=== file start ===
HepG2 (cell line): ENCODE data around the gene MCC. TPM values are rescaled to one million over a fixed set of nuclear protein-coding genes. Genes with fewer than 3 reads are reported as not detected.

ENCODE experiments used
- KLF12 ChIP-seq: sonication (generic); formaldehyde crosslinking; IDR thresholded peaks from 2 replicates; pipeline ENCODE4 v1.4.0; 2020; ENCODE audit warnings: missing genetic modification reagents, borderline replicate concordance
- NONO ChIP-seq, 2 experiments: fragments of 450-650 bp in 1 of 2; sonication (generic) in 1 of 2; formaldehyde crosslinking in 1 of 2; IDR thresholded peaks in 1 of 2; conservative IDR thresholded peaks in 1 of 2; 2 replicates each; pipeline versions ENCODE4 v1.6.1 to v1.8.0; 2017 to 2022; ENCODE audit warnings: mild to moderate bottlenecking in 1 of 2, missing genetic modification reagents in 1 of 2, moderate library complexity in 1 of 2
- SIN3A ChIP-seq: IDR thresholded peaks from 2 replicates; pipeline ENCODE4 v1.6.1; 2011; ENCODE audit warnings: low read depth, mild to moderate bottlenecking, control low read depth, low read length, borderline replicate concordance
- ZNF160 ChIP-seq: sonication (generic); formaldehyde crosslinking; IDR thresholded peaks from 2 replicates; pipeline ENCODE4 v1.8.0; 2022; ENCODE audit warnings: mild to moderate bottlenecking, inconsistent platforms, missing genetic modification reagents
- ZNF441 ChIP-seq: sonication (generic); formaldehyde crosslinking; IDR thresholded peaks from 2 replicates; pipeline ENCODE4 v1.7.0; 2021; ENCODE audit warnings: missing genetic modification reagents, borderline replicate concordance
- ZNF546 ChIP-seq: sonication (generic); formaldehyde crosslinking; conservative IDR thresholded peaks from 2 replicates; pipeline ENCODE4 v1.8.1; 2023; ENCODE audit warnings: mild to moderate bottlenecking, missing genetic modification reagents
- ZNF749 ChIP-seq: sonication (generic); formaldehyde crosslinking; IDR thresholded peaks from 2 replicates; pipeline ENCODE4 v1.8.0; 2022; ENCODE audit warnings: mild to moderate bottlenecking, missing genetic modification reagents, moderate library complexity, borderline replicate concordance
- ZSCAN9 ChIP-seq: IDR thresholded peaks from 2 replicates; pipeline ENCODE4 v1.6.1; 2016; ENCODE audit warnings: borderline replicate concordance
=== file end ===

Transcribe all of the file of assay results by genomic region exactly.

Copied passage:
HepG2 (cell line): ENCODE data around the gene MCC. TPM values are rescaled to one million over a fixed set of nuclear protein-coding genes. Genes with fewer than 3 reads are reported as not detected.

ENCODE experiments used
- KLF12 ChIP-seq: sonication (generic); formaldehyde crosslinking; IDR thresholded peaks from 2 replicates; pipeline ENCODE4 v1.4.0; 2020; ENCODE audit warnings: missing genetic modification reagents, borderline replicate concordance
- NONO ChIP-seq, 2 experiments: fragments of 450-650 bp in 1 of 2; sonication (generic) in 1 of 2; formaldehyde crosslinking in 1 of 2; IDR thresholded peaks in 1 of 2; conservative IDR thresholded peaks in 1 of 2; 2 replicates each; pipeline versions ENCODE4 v1.6.1 to v1.8.0; 2017 to 2022; ENCODE audit warnings: mild to moderate bottlenecking in 1 of 2, missing genetic modification reagents in 1 of 2, moderate library complexity in 1 of 2
- SIN3A ChIP-seq: IDR thresholded peaks from 2 replicates; pipeline ENCODE4 v1.6.1; 2011; ENCODE audit warnings: low read depth, mild to moderate bottlenecking, control low read depth, low read length, borderline replicate concordance
- ZNF160 ChIP-seq: sonication (generic); formaldehyde crosslinking; IDR thresholded peaks from 2 replicates; pipeline ENCODE4 v1.8.0; 2022; ENCODE audit warnings: mild to moderate bottlenecking, inconsistent platforms, missing genetic modification reagents
- ZNF441 ChIP-seq: sonication (generic); formaldehyde crosslinking; IDR thresholded peaks from 2 replicates; pipeline ENCODE4 v1.7.0; 2021; ENCODE audit warnings: missing genetic modification reagents, borderline replicate concordance
- ZNF546 ChIP-seq: sonication (generic); formaldehyde crosslinking; conservative IDR thresholded peaks from 2 replicates; pipeline ENCODE4 v1.8.1; 2023; ENCODE audit warnings: mild to moderate bottlenecking, missing genetic modification reagents
- ZNF749 ChIP-seq: sonication (generic); formaldehyde crosslinking; IDR thresholded peaks from 2 replicates; pipeline ENCODE4 v1.8.0; 2022; ENCODE audit warnings: mild to moderate bottlenecking, missing genetic modification reagents, moderate library complexity, borderline replicate concordance
- ZSCAN9 ChIP-seq: IDR thresholded peaks from 2 replicates; pipeline ENCODE4 v1.6.1; 2016; ENCODE audit warnings: borderline replicate concordance